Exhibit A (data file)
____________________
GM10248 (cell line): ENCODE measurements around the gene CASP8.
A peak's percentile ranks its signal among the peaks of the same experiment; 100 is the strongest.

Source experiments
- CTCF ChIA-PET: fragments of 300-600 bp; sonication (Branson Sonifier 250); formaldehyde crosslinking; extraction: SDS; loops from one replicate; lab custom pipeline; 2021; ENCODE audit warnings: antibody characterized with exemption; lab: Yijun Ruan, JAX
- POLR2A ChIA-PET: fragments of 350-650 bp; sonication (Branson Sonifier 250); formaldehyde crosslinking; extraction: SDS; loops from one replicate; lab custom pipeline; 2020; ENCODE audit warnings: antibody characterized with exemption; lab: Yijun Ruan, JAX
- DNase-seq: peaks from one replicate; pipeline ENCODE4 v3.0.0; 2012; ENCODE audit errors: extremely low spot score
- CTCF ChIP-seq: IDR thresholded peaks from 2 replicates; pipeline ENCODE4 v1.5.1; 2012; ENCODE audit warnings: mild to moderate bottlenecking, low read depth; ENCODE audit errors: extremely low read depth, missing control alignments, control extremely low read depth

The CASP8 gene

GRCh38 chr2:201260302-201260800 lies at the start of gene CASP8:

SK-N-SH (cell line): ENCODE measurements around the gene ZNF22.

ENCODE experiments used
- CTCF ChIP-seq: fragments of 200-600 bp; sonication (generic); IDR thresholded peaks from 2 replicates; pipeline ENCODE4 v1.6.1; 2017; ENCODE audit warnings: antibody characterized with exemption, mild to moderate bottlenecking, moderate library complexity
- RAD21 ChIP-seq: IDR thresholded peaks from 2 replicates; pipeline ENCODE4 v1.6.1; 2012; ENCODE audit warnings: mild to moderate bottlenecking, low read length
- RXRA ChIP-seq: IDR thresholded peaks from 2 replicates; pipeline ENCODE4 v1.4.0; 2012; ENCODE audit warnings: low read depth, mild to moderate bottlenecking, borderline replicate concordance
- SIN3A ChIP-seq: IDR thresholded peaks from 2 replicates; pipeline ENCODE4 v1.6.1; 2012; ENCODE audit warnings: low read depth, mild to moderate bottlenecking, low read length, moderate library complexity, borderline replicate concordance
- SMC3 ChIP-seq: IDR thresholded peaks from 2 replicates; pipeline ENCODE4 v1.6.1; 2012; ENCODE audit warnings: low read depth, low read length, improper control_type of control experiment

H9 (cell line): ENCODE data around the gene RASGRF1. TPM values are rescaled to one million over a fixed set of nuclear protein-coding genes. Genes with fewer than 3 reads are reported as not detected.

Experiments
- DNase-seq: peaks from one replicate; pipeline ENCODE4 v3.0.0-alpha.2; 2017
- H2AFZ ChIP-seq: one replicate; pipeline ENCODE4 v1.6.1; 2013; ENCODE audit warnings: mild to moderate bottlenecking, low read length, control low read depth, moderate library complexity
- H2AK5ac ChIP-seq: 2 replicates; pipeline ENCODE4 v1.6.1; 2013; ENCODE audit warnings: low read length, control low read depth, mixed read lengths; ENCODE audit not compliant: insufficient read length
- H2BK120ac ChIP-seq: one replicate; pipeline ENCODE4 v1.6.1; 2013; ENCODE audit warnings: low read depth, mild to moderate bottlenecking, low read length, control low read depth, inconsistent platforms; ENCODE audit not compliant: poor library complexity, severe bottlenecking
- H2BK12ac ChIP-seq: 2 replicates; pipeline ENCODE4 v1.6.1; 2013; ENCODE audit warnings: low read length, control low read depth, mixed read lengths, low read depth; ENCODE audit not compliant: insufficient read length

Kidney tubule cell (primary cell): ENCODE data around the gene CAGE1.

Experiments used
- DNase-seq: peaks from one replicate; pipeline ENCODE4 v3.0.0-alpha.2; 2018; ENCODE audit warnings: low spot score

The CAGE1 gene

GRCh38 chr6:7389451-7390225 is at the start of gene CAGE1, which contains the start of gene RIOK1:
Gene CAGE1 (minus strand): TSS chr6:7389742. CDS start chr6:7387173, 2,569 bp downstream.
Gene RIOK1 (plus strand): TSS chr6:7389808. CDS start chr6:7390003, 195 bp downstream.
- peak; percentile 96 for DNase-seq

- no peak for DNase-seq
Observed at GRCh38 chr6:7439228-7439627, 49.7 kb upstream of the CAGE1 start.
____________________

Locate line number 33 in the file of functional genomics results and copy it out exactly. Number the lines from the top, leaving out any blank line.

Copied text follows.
Observed at GRCh38 chr6:7439228-7439627, 49.7 kb upstream of the CAGE1 start.